EUROPE - European pension providers still face a number of barriers when implementing cross-border funds, limiting the expansion of such vehicles, but new initiatives are expected in the near future, according to experts.
Speaking at the World Pension Summit in Amsterdam, Anne-Marie Struycken-van Daelen, a partner at law firm De Brauw Blackstone Westbroek, noted that, at the end of July, only 84 European pension funds had launched cross-border funds due to a number of barriers.
"One of the main issues for pension providers is to comply with social security and labour laws of both the home state and the host state," she said.
"In addition, member states' views differ on cross-border activity, especially regarding the valuation and the technical provisions, as well as the investment requirements."
The ongoing financial crisis is also hurting the development of cross-border activity, as pension funds focus more on funding shortfalls than on the marketing of their funds abroad, Struycken-van Daelen said.
However, some pension providers in the Netherlands are seeking to launch new initiatives for defined benefit (DB) plans, having only implemented defined contributions (DC) schemes so far.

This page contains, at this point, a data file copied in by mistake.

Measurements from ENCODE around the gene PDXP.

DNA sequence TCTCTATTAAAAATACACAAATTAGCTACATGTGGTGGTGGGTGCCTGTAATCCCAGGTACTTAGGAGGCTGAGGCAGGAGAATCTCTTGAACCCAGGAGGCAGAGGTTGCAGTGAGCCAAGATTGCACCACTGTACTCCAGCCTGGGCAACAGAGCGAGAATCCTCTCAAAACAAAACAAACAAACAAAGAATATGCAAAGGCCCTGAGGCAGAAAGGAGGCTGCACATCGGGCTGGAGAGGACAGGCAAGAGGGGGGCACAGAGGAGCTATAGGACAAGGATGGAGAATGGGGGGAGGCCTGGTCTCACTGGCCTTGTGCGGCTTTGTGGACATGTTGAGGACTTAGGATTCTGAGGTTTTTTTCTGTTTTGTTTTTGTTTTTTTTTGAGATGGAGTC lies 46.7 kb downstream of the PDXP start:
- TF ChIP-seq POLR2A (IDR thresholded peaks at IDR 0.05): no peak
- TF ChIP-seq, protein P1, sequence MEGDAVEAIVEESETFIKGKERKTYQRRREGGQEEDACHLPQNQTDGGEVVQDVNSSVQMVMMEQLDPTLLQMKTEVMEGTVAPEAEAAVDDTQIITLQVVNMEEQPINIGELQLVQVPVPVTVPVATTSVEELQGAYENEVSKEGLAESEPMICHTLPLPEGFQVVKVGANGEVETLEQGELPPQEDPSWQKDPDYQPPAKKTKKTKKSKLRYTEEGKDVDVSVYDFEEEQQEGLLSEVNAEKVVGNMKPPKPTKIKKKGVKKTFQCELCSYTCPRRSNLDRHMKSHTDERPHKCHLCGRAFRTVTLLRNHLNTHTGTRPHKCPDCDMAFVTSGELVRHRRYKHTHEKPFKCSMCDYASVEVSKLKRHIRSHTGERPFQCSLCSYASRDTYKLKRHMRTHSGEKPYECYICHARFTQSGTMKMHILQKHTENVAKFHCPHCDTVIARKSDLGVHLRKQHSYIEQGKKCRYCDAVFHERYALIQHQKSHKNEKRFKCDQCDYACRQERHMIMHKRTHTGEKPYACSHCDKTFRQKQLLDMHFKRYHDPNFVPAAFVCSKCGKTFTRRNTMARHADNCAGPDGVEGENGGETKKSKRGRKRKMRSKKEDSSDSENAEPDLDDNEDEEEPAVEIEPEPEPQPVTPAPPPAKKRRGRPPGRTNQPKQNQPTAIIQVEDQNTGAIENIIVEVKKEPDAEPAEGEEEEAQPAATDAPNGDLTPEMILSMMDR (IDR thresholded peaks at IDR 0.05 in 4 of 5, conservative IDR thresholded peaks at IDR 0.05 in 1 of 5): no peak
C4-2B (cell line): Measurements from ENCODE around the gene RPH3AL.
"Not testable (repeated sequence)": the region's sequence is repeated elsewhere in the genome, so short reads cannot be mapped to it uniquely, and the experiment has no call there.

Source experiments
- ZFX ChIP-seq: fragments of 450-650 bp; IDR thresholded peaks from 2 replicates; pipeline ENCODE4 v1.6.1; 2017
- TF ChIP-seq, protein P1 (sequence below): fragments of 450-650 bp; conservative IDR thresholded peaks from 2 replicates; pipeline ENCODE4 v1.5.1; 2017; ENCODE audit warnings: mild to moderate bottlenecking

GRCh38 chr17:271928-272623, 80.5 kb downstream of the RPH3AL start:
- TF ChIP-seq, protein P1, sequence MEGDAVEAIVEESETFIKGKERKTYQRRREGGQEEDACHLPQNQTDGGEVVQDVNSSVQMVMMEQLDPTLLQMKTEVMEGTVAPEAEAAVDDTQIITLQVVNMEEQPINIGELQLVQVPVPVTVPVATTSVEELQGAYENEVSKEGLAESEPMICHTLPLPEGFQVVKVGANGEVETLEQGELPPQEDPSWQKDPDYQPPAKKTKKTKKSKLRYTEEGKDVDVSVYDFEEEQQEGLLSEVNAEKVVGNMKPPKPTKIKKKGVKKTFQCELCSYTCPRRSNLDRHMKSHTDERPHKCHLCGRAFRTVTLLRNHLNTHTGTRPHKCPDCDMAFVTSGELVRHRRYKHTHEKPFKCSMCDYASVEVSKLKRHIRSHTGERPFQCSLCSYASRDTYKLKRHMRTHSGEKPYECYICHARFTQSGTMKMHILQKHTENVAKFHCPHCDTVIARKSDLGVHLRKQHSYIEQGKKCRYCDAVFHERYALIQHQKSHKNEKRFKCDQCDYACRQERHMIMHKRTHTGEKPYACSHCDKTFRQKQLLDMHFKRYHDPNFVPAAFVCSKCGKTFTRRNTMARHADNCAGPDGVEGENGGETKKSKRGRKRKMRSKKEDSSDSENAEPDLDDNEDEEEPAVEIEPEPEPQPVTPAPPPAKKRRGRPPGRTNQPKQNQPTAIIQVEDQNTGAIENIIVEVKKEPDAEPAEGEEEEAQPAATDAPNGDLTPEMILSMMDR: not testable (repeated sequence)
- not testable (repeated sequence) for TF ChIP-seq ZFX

In September, Insurer Aegon announced plans to launch a Premium Pension Institution (PPI) - a cross-border DC pension vehicle - in the fourth quarter.
The PPI can take the legal form of a public limited company, a private limited company, a foundation or a European company (SE) and is financed on the basis of capital funding - meaning that pay-as-you-go pension schemes cannot be operated by a PPI - with its registered office in the Netherlands.
The main advantage of a PPI is the fact many requirements of Dutch supervisory legislation do not need to be met.
Therefore, the vehicle is not obliged to fulfil a number of prudential rules - supervised by the Dutch Central Bank - that are applicable to a common Dutch pension fund, such as maintaining technical provisions or meeting solvency requirements.